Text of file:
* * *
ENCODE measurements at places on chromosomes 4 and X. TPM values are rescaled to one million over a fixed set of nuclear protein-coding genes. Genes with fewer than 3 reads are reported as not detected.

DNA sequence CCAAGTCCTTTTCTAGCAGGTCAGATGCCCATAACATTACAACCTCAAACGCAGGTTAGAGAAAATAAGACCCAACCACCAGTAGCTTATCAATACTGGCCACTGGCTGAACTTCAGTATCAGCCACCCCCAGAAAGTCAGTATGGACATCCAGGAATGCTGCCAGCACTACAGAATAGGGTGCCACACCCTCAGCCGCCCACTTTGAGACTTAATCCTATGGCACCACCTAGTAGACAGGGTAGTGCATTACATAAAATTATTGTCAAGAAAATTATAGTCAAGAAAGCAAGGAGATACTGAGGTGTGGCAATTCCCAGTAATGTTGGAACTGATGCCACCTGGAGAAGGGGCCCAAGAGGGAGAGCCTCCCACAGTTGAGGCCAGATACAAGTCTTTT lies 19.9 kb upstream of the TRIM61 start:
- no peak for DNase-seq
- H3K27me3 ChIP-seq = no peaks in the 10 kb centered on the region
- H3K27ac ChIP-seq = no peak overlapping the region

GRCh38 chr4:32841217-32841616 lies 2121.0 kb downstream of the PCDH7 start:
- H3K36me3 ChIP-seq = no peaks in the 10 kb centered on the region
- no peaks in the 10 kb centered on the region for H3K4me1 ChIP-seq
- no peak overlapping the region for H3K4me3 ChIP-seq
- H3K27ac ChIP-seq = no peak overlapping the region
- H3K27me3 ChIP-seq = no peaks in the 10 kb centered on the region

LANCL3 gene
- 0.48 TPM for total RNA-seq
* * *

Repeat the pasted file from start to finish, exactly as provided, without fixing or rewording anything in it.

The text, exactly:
ENCODE measurements at places on chromosomes 4 and X. TPM values are rescaled to one million over a fixed set of nuclear protein-coding genes. Genes with fewer than 3 reads are reported as not detected.

DNA sequence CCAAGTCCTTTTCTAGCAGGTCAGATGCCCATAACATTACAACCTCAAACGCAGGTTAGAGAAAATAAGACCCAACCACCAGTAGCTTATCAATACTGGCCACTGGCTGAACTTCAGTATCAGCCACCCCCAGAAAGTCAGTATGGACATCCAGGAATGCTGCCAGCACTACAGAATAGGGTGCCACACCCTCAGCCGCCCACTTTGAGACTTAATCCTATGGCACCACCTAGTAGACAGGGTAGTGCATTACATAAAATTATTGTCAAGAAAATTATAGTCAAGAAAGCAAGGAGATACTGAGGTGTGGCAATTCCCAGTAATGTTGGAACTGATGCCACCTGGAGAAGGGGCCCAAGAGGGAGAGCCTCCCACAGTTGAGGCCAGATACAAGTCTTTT lies 19.9 kb upstream of the TRIM61 start:
- no peak for DNase-seq
- H3K27me3 ChIP-seq = no peaks in the 10 kb centered on the region
- H3K27ac ChIP-seq = no peak overlapping the region

GRCh38 chr4:32841217-32841616 lies 2121.0 kb downstream of the PCDH7 start:
- H3K36me3 ChIP-seq = no peaks in the 10 kb centered on the region
- no peaks in the 10 kb centered on the region for H3K4me1 ChIP-seq
- no peak overlapping the region for H3K4me3 ChIP-seq
- H3K27ac ChIP-seq = no peak overlapping the region
- H3K27me3 ChIP-seq = no peaks in the 10 kb centered on the region

LANCL3 gene
- 0.48 TPM for total RNA-seq